This is a fabulously unique film and I guarantee you have never seen anything like it. It's virtually a live action cartoon which proceeds at breakneck speed and is hilarious to watch. It's one of the most 'cinematic' films you will ever see and every scene uses colour, imaginative camera work and scenic design to optimum effect. The only downsides are the casting of Reed Birney in the lead when the part really calls for someone with more charisma. The sense of period becomes very fuzzy and the music score is a little too overpowering and becomes quite wearing after a while. But don't let anything put you off seeing this film if you get the chance because there is so much to enjoy. You will gasp at the sheer inventiveness of it all and Bruce Campbell fans will lap up his appearance here which he plays to absolute perfection.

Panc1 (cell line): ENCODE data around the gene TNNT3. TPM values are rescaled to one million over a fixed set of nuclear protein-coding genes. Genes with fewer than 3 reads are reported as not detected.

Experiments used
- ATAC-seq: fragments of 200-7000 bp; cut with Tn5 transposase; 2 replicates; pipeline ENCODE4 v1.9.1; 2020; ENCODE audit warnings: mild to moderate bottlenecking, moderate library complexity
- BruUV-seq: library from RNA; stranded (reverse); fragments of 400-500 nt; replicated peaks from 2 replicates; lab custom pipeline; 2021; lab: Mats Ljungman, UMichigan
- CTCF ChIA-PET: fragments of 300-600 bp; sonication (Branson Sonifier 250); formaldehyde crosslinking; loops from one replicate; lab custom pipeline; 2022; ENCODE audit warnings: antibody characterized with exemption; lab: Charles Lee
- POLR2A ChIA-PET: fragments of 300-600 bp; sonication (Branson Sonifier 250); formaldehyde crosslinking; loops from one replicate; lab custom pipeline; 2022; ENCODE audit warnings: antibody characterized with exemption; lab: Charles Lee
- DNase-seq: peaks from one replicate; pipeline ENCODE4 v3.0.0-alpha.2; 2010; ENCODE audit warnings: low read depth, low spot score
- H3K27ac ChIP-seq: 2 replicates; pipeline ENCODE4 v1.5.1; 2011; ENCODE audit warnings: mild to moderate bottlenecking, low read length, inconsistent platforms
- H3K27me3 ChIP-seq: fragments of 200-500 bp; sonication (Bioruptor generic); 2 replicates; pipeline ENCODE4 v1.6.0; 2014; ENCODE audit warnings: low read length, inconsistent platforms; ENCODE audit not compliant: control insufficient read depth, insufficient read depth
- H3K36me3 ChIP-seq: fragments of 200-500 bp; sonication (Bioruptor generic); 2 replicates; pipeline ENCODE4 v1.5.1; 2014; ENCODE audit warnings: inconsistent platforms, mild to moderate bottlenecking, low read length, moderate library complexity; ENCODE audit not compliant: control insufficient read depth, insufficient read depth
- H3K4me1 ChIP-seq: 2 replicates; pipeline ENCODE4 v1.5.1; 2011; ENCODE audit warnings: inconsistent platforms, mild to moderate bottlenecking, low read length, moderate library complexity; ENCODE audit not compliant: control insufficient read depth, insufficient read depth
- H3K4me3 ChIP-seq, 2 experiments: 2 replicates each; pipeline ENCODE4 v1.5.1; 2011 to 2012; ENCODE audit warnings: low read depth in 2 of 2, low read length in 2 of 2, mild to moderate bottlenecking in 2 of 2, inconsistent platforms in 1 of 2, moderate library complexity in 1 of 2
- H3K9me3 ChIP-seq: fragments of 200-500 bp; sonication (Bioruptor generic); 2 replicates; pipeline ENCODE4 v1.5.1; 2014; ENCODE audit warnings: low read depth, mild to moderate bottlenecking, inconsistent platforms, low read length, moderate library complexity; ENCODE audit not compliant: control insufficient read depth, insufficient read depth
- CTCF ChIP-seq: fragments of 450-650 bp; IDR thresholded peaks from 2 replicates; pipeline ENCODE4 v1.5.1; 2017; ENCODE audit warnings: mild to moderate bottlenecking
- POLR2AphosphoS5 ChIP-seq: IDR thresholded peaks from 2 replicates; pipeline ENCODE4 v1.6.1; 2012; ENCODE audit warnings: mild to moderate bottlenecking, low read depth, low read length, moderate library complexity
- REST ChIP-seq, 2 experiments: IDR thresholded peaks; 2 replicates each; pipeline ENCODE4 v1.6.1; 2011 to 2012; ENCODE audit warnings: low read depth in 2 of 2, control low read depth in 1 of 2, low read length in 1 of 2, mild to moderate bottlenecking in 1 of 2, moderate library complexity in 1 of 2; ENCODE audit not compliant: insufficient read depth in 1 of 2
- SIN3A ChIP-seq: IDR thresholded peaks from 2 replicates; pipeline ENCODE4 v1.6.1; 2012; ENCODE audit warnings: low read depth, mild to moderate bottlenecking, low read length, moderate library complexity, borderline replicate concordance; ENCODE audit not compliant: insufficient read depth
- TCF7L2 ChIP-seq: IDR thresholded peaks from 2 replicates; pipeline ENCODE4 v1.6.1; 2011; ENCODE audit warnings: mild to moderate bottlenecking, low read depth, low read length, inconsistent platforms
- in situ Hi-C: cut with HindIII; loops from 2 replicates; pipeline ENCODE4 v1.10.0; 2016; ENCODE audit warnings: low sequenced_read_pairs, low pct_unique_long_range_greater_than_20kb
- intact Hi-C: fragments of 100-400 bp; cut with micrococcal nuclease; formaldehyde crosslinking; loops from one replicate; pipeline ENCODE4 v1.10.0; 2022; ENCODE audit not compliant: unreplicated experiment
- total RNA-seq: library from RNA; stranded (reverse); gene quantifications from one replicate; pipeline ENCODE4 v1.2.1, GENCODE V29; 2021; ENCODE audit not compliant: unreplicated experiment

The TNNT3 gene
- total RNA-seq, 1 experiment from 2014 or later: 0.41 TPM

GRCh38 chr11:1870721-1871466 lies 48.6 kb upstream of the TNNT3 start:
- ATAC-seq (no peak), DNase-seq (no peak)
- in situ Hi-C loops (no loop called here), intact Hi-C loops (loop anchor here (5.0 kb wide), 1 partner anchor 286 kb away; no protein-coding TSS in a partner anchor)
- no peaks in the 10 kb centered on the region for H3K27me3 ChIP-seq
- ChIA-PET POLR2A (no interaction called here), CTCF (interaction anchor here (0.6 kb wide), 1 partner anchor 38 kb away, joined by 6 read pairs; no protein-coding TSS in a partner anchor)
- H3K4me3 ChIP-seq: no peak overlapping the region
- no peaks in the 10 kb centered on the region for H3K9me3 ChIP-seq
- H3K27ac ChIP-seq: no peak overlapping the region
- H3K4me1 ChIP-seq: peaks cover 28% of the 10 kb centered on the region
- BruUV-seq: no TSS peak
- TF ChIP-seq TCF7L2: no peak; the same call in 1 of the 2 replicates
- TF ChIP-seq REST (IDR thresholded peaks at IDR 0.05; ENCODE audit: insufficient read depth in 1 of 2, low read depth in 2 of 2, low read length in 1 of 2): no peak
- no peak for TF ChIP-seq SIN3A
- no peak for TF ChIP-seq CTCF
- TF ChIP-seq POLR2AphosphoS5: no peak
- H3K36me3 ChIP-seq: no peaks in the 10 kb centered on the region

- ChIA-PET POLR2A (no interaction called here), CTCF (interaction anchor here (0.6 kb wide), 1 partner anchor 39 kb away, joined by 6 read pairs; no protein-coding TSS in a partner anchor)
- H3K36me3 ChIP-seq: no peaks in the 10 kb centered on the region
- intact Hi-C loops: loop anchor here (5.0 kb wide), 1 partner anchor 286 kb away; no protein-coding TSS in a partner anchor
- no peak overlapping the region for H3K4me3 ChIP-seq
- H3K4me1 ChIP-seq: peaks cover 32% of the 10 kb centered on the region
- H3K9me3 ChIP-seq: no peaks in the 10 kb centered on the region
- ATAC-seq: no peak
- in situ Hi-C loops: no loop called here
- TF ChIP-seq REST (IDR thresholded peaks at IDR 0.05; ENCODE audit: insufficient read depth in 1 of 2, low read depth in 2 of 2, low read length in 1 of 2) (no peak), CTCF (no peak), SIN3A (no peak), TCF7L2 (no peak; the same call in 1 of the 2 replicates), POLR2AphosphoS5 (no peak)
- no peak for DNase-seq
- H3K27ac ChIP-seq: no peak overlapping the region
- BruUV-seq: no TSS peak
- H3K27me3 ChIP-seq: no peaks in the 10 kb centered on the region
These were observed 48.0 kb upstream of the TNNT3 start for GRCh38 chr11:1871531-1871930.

Dead of Night (1974)
The grief of love ...
Despite many shortcomings this film remains one of the most effective zombie films ever made. A mother who can't let go of her son even though he is dead gives us the most powerful reason to believe in his 'ressurection'. This leads to torment and torture for the whole family including the 'dead' son who only wants to rest in peace. Technically it could have been better of course and the acting is overwrought in most cases. The exception being Richard Backus who gives a stunning performance as the unfortunate son and plays the part with amazing intensity. The final few minutes are the most tragic and bone-chilling in horror film history and will stay with you long after the credits roll.